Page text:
Public Health, Ethics, and EquityBMJ 2005; 330 doi: https://doi.org/10.1136/bmj.330.7498.1031 (Published 28 April 2005) Cite this as: BMJ 2005;330:1031
Health has improved enormously over the 20th century. The 2003 United Nations Human Development Report shows that one indicator of health, average life expectancy at birth, now exceeds 70 years in almost half the world's countries and in 45% of the world's population (my calculations). But although health has improved it has not been shared equally within or among countries, and this is an affront to a sense of social justice. When the capacity exists for generating social goods that enhance health for some individuals, communities, or countries, then it is a priority to extend that capacity for generating better levels of health to everyone else.
Public Health, Ethics, and Equity concerns the fairness of the unequal distribution of health within and among countries. In various ways it provides informative perspectives that help readers explore some of these issues:
What is meant by “fairness”? Are there principles of social justice that apply to health?
What is meant by “unequal distribution”? How should the size of health inequalities be measured?
Is the goal to have equity in health (as an outcome) or equity in the inputs or opportunities to generate good health?
What is the balance of individual and social responsibility for health?
How broadly should “health” be defined, and how sensitive should it be to local expectations of health?
What social groups are of most concern in assessing health equity?
It will be no surprise to regular readers of this journal that investigating health inequality is an important topic in the medical and public health literature. Concerns over health equity are evident on national and international health agendas. On 18 March 2005 the World Health Organization continued its commitment to the longstanding “health for all” initiative by launching a Commission on the Social Determinants of Health, where equity is a major focus (www.who.int/social_determinants/en/). In the United States, the second overarching aim of the major goalsetting document for public health, Healthy People 2010, calls for the elimination of health disparities among different social groups, despite the lack of a consensus on how to define “health disparity,” let alone measure progress towards its elimination. Similarly, spirited debate over the conceptual basis, empirical assessment, and policy options to improve health equity can also been seen in public forums, internet discussion groups, and in the scientific literature (BMJ 2001;323: 678-81).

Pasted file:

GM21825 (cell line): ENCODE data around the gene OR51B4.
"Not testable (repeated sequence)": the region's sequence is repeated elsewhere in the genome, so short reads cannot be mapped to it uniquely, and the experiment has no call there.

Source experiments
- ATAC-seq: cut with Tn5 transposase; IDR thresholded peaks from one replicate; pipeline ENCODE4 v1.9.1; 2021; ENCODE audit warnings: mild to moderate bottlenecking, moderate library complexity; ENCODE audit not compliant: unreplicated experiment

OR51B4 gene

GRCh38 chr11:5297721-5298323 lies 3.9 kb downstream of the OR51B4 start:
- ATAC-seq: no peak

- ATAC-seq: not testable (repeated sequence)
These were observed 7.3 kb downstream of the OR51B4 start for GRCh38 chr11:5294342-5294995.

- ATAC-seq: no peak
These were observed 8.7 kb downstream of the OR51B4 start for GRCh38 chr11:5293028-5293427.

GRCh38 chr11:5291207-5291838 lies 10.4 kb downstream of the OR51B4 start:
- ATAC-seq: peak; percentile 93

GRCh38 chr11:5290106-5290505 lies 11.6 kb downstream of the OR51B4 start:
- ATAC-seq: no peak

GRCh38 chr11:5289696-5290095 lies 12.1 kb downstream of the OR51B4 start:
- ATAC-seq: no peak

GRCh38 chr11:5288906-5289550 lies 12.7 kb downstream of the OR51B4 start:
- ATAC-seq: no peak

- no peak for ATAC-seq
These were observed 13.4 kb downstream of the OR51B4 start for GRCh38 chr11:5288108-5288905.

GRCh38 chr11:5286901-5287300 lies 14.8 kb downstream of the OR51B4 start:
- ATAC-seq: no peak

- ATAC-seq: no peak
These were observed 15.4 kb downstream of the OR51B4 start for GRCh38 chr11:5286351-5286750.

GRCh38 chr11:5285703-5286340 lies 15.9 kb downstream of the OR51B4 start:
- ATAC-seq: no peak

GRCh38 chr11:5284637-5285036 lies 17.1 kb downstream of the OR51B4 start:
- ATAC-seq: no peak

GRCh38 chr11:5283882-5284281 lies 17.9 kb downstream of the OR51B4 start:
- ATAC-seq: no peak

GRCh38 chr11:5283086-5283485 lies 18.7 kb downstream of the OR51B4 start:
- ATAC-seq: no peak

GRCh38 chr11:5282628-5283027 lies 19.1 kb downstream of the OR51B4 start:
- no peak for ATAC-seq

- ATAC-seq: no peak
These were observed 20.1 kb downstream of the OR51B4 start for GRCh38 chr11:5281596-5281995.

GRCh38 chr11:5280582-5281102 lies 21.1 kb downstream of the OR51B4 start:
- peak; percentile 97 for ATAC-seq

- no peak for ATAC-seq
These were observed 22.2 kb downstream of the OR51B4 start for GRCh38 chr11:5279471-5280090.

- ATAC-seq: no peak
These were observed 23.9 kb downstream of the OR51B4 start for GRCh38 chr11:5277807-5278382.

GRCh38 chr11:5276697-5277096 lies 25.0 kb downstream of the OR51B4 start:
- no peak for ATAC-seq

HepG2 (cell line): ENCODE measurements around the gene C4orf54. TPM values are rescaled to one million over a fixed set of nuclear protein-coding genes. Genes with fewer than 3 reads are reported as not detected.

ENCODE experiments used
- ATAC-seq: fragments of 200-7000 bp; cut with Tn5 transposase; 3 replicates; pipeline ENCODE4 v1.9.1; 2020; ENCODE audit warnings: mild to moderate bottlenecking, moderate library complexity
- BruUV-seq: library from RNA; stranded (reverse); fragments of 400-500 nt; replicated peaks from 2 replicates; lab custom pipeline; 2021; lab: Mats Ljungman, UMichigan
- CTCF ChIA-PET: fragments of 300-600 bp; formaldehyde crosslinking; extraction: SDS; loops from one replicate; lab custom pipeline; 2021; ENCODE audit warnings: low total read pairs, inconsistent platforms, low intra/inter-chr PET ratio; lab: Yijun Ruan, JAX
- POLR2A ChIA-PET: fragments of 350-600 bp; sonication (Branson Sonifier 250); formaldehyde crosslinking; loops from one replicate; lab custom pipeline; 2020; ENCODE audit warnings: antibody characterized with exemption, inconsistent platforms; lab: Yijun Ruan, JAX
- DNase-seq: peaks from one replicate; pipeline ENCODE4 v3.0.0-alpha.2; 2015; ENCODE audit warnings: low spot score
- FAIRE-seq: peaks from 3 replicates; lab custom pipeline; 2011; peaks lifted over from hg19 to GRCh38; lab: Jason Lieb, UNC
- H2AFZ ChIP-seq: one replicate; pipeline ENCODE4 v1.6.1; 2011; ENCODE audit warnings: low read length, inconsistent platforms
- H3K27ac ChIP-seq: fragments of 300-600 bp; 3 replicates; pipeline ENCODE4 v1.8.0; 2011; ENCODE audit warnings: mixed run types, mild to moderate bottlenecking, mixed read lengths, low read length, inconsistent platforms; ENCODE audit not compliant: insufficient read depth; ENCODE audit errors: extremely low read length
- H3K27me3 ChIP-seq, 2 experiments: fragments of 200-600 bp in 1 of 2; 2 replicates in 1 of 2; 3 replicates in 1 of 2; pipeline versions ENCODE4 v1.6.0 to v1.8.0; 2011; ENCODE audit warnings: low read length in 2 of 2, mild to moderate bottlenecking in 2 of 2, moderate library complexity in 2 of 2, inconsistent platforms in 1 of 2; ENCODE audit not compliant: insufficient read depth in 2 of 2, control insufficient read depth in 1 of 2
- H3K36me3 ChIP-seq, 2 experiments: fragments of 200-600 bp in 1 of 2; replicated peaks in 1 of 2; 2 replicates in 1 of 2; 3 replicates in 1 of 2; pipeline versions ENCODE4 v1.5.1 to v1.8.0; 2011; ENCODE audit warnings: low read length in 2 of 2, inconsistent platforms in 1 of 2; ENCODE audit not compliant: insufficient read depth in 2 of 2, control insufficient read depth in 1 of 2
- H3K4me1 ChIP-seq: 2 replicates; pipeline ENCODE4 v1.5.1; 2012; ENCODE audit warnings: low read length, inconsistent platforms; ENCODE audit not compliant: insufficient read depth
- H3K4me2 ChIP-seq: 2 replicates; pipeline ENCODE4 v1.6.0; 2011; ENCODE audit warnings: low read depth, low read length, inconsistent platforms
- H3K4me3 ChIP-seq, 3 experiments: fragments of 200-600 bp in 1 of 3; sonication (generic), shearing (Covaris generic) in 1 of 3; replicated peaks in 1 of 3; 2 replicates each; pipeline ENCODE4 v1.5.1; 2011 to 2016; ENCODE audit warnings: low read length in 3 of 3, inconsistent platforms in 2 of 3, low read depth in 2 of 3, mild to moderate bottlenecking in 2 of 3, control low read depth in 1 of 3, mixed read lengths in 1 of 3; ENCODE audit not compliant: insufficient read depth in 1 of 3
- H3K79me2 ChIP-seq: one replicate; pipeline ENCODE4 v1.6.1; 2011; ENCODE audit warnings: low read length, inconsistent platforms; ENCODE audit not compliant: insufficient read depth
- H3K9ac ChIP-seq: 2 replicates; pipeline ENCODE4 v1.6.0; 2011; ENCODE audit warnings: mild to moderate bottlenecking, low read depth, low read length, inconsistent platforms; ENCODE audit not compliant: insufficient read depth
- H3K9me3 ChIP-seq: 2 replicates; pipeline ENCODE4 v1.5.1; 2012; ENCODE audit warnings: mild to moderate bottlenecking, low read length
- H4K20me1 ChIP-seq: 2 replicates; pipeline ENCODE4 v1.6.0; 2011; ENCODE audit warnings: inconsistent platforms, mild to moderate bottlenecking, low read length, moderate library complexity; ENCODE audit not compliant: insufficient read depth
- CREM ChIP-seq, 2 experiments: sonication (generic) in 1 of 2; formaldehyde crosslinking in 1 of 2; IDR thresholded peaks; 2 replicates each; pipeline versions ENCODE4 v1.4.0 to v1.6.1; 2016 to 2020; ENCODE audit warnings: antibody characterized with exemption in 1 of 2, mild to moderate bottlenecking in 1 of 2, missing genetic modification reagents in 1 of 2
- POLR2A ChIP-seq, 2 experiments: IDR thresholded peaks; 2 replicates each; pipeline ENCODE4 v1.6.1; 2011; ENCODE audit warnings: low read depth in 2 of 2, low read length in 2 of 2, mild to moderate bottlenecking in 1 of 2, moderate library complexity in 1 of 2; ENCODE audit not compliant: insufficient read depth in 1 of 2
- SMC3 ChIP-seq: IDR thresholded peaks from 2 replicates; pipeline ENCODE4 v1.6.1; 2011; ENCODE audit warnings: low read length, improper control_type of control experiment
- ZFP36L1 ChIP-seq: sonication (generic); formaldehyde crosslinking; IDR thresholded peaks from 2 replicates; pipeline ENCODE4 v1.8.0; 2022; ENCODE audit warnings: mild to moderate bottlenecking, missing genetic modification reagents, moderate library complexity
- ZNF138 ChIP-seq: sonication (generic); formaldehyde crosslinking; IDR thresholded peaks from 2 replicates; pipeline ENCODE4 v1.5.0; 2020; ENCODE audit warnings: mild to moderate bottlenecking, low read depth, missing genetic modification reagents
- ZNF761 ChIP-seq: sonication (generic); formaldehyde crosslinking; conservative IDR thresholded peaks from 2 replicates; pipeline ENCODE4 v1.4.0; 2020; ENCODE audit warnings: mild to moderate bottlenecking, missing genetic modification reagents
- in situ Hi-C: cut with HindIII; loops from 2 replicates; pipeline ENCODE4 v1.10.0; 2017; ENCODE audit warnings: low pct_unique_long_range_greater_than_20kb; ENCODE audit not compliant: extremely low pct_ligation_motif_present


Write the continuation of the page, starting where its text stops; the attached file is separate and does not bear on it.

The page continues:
Public Health, Ethics, and Equity is thus timely. The editors have compiled a set of papers originally presented at seminars held at Harvard University in 1998 and 1999. The premise for these seminars was that although a great deal of empirical research had documented the extent of health inequalities, there had been less development and appreciation of the normative underpinnings of concepts of health equity. Although many of the papers—by some of the most distinguished authors in the field and embracing perspectives from several disciplines, including economics, medicine, epidemiology, sociology, philosophy, and anthropology—have been published else-where it is useful to have them bound in one volume, because they are some of the most significant contributions to the discourse on health equity.
Everyone agrees that health inequities exist and that we need to reduce them. As health equity research and policy move from documentation to action, we have reached a stage where we need to explore and understand the conceptual and ethical basis that should inform goal setting, measurement, and evaluation of progress towards improving health equity. Ultimately, that will involve forms of public and political discourse that will no doubt, in part, draw on the powerful ideas presented in this book.